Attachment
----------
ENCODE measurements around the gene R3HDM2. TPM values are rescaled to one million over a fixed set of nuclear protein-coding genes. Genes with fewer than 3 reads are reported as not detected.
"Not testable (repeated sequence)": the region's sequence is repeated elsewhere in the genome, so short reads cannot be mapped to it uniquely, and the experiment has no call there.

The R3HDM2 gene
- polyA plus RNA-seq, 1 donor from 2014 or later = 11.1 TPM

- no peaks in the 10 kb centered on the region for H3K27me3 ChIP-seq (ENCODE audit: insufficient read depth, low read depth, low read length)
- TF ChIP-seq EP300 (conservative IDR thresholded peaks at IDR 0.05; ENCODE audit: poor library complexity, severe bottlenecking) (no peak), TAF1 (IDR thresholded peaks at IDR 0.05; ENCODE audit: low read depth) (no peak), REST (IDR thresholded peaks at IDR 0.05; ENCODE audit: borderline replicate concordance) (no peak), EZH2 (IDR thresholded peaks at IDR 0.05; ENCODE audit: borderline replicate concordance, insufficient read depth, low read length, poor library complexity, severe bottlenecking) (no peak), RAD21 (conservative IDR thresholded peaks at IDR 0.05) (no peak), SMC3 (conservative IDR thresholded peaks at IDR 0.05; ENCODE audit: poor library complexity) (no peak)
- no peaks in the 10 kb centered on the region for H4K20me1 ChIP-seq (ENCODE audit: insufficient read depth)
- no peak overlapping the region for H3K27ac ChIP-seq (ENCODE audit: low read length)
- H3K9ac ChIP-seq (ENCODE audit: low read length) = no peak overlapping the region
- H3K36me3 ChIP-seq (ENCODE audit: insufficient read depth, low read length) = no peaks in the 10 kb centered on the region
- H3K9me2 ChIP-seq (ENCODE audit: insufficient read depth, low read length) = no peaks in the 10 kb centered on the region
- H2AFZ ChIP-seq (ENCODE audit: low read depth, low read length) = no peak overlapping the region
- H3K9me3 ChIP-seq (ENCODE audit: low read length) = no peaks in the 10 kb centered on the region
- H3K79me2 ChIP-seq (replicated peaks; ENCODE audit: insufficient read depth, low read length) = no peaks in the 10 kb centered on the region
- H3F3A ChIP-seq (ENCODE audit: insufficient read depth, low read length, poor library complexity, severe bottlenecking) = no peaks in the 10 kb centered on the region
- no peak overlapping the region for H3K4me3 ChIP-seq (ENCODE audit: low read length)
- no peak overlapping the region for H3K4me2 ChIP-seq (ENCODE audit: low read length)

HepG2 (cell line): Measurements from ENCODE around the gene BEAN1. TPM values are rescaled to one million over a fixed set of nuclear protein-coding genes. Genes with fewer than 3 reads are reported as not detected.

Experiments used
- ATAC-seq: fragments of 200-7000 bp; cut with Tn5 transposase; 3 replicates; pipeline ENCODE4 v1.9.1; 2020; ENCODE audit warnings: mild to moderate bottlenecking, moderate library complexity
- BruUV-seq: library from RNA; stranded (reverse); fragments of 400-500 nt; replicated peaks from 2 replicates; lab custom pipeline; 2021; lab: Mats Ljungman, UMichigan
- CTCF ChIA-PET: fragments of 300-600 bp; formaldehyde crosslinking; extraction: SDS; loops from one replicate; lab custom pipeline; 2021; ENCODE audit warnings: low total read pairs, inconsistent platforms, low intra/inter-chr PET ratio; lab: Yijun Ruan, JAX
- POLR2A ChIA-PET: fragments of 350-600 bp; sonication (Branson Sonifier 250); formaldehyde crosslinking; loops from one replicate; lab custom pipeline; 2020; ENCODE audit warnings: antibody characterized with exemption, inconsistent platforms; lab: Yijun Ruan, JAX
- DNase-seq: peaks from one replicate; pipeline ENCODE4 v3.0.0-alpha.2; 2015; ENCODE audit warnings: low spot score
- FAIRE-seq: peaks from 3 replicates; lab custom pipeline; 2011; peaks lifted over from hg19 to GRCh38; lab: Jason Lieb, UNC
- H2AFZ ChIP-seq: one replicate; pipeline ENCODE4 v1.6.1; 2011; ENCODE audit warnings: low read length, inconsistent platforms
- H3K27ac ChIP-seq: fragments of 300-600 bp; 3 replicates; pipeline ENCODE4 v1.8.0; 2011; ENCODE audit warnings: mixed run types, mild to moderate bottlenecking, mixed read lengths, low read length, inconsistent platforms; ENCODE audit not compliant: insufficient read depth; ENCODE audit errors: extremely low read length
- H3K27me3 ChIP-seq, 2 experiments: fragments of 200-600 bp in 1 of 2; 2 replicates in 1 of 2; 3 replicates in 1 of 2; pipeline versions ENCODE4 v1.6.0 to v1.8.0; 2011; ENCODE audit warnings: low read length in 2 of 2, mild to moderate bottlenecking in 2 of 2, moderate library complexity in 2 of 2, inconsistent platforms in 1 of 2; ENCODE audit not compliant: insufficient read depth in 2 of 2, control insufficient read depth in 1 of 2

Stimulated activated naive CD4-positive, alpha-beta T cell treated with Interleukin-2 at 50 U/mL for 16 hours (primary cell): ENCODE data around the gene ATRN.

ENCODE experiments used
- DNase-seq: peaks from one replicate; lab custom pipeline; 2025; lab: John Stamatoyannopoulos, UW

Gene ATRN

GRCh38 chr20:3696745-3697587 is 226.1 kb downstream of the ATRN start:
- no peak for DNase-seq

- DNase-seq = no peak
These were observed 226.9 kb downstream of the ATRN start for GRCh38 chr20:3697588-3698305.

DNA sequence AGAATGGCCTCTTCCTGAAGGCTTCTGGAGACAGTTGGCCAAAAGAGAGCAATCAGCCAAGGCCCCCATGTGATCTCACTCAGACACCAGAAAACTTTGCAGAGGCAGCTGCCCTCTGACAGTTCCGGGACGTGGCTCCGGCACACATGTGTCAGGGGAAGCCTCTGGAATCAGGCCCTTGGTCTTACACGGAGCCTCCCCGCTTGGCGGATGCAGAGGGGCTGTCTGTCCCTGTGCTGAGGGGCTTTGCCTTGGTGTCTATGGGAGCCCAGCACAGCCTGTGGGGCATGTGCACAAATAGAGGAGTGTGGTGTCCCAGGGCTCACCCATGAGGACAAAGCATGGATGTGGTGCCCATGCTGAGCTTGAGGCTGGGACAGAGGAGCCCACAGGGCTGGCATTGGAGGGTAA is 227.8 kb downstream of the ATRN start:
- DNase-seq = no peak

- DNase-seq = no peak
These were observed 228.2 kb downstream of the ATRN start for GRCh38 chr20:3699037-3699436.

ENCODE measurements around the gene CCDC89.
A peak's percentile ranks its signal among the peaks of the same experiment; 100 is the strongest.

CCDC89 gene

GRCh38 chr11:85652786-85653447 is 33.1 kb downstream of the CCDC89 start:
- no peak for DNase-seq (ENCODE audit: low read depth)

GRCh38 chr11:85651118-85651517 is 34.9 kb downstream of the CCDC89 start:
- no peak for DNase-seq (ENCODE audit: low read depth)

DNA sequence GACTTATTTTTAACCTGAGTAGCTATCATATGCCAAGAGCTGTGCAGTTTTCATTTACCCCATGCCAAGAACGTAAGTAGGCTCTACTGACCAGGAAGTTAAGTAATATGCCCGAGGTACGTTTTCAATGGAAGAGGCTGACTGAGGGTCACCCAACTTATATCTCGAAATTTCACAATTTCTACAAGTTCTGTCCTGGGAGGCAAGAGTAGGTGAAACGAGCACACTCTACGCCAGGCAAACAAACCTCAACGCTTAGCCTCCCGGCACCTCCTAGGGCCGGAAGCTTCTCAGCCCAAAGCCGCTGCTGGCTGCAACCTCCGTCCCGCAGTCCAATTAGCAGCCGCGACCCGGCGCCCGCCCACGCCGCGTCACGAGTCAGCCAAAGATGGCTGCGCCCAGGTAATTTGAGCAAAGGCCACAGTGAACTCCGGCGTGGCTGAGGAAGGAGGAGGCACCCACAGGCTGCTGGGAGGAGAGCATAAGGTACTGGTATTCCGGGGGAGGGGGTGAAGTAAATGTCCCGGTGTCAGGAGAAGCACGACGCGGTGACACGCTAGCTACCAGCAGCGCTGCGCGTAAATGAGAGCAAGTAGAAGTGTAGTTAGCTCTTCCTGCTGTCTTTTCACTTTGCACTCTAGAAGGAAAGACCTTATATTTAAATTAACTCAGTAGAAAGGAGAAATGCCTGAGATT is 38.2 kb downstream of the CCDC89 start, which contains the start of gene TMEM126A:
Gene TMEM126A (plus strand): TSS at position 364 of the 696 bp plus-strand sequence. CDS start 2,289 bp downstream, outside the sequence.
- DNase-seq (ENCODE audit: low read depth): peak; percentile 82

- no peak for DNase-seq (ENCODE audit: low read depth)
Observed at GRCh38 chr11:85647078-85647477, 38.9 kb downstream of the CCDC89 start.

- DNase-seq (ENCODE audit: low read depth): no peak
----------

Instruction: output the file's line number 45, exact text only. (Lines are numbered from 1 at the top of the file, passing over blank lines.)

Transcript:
- no peak for DNase-seq (ENCODE audit: low read depth)